The 11 demands seemed to have originated out of thin air, suddenly slapped onto the film and TV industry. Discussions may have been made, but where are the minutes of meetings? Who exactly was involved in the making of the demands?

How exactly were the 11 demands decided? What was the process involved in coming up with the demands? In the press release, there are mentions of “issues” and how requests for meetings with the Ministry and FINAS have fallen on deaf ears, but what exactly are the issues?

An outsider will never know the oversimplification of issues in the film and TV industry, which brings the need to bring more light to the situation and the issues of the industry.

If I did not attend both the Switch Off rally and press conference, I would never have been aware that people have been paid the same amount for the past 20 years, or that a recent Deepavali advertisement (aired by a certain TV station) featured actors from India rather than our homeland, that major TV stations refuse to air local content because it doesn’t help with ratings, and that major TV stations gain billions of revenue per annum but the production budget never reflects their financial standing.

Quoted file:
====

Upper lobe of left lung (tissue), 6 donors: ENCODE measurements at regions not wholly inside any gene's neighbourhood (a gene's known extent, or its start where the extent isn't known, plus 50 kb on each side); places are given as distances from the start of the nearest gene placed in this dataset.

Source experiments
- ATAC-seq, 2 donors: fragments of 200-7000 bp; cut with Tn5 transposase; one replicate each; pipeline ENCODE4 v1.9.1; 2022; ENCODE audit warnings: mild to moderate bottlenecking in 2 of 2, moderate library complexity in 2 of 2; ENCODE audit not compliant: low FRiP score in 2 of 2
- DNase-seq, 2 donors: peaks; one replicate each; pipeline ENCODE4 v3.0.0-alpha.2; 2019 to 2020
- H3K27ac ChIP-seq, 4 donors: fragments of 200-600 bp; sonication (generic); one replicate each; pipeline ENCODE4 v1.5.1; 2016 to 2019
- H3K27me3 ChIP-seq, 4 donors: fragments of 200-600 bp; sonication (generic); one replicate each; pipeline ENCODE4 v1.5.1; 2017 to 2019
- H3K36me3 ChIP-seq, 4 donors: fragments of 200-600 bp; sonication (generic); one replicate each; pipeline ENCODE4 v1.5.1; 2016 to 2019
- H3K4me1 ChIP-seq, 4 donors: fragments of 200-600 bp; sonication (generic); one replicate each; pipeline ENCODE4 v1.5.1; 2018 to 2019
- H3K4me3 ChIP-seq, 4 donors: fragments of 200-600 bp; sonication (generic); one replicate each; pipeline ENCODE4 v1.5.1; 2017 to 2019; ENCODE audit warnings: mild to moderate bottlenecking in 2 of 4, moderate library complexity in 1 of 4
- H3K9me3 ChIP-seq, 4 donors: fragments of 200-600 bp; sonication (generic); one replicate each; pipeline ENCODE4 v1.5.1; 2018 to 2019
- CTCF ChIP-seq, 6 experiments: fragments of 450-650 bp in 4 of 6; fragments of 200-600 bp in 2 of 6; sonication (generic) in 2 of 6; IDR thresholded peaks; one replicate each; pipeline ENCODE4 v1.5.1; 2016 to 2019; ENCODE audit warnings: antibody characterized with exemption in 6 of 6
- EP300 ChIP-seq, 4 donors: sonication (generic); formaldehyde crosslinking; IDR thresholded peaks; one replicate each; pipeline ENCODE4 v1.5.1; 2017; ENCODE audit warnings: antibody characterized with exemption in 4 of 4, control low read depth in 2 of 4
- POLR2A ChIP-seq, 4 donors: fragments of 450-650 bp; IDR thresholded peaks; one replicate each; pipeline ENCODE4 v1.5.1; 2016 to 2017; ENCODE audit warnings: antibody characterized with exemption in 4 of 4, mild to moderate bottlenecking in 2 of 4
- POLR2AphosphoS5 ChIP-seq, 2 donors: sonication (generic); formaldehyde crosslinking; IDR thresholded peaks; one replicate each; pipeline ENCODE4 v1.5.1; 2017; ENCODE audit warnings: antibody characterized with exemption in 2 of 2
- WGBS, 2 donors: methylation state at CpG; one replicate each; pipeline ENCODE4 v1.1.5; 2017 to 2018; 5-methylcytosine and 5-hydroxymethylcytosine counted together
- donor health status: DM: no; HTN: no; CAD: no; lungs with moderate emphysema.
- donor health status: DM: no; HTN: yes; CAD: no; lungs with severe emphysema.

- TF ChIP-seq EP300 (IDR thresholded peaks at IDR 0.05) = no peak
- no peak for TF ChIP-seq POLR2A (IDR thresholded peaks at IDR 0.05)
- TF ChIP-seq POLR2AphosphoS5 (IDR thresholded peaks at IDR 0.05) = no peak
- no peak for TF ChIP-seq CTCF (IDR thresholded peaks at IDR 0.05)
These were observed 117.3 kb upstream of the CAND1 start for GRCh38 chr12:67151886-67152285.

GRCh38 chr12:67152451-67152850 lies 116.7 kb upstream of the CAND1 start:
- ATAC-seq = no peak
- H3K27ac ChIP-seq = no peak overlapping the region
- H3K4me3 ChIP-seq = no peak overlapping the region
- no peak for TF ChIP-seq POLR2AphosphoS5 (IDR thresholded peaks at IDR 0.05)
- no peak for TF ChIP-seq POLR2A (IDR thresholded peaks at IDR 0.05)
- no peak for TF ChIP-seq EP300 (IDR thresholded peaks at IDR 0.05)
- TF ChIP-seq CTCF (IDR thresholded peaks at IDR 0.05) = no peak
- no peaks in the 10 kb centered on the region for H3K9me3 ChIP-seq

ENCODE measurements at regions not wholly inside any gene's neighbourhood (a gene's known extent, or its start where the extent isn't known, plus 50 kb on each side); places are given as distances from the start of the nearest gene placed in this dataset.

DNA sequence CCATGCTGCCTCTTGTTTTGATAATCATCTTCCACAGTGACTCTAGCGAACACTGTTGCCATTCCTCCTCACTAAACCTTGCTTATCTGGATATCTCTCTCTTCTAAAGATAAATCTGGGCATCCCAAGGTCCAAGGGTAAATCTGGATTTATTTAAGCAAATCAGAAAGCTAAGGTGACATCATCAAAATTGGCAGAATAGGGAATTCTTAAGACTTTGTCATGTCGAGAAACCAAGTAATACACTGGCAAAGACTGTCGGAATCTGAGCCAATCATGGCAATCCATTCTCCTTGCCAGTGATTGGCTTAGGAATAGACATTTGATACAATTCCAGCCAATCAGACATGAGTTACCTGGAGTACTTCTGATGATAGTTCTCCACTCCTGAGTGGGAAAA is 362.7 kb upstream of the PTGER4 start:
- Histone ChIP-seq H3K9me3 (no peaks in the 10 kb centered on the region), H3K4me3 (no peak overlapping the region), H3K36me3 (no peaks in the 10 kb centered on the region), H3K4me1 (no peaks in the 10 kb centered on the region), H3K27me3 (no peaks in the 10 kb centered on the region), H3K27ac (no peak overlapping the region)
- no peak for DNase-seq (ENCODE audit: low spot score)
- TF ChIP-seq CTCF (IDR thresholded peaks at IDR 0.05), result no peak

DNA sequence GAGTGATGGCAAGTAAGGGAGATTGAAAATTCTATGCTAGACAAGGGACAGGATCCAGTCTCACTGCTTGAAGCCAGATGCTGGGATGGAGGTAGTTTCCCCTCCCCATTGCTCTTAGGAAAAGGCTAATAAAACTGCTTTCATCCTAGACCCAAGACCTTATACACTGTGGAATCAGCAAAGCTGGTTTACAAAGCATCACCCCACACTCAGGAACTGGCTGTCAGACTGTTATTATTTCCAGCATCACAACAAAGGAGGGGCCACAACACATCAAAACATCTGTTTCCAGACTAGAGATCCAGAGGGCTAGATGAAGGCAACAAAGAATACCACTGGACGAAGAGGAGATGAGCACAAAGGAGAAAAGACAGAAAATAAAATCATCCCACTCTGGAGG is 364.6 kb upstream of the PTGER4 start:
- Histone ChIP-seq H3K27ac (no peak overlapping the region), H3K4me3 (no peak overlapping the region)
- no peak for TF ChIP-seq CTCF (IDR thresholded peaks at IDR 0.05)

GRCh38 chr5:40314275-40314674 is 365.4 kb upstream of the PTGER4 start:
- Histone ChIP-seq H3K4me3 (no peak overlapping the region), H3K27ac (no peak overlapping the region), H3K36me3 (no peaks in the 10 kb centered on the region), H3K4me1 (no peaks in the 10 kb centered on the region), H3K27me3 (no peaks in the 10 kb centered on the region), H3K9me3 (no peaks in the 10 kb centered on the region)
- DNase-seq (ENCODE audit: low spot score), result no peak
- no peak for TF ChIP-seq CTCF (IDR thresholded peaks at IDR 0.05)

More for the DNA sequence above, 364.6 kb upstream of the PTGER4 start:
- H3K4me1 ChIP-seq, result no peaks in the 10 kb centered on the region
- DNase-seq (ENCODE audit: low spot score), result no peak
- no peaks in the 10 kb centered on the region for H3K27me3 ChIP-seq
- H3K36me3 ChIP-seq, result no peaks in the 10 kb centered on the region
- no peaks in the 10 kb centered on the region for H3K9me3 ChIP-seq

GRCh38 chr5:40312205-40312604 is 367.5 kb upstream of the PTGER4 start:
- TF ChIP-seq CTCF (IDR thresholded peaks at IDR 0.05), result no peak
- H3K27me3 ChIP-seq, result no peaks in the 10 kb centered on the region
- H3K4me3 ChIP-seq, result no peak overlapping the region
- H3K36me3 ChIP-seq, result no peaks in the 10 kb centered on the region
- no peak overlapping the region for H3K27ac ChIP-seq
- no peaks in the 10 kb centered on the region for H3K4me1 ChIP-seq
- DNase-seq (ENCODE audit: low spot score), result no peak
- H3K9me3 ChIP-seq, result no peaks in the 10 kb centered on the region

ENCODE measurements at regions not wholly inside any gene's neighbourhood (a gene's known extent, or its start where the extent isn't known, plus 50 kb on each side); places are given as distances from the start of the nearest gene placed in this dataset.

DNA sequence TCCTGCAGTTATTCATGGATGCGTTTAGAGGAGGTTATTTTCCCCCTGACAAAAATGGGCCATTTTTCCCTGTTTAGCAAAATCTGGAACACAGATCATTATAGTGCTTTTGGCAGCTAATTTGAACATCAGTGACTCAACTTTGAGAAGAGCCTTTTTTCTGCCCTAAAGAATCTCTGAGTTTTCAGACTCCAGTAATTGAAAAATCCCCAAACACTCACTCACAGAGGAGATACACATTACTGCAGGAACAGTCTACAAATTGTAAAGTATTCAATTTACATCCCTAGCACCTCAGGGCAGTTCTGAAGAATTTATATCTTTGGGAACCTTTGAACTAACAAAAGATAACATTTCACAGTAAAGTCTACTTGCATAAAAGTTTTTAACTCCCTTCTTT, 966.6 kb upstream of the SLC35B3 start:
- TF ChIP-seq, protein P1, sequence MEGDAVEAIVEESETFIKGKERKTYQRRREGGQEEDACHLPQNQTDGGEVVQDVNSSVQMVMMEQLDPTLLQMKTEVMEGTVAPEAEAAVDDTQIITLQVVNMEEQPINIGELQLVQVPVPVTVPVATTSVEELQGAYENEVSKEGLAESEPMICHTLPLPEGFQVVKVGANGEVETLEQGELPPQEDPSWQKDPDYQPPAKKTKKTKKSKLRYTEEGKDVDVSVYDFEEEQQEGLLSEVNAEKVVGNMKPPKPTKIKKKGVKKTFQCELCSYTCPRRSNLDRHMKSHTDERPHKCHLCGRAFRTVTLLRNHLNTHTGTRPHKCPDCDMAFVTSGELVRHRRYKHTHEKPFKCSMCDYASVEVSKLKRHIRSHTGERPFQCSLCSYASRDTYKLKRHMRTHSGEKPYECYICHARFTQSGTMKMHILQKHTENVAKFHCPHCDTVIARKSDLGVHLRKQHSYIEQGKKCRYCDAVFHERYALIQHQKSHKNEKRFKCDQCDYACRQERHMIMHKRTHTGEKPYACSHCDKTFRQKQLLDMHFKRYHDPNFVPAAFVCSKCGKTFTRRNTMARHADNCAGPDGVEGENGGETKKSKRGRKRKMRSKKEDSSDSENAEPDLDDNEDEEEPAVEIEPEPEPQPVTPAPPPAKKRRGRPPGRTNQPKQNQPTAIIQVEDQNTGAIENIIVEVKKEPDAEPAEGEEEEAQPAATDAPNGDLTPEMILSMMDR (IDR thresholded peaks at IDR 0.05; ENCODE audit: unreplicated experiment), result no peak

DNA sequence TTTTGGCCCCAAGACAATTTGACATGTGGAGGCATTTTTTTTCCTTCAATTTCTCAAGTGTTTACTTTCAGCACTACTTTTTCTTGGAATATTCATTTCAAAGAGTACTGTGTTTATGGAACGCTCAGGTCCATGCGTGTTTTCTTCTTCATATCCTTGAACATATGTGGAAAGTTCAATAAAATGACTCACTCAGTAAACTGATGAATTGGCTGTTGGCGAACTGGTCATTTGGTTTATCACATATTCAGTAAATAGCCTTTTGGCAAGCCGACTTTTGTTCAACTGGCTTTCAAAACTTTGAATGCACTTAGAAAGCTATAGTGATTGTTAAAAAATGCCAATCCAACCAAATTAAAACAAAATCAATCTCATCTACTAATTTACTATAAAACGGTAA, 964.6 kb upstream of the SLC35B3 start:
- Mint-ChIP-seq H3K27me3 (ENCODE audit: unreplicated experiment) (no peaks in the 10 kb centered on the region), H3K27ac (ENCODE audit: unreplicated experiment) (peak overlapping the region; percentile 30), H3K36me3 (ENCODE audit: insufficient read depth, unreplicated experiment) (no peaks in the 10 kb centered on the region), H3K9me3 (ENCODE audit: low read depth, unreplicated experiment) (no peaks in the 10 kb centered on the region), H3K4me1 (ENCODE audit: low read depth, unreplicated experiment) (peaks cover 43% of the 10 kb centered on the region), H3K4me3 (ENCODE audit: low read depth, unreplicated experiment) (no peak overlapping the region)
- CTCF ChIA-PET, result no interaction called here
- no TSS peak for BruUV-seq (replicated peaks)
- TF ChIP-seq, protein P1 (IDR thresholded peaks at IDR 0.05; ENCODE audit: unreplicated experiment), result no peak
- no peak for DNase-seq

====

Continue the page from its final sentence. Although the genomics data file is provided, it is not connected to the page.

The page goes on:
As someone who studied to be in the industry and not yet aware of all this, what does that speak for the public? The campaign becomes a very closed-off, niche battle for the workforce of the industry.

But for a change to happen, one as substantial as Switch Off’s 11 demands, the public should be the biggest stakeholder in the campaign. Revolution is not possible without the support of the public at large.

A film may not be made without the workforce of the industry, but what is an industry without the public to consume it? Thus, I feel the public deserves a right to know how our local filmmakers are unfairly treated in the system.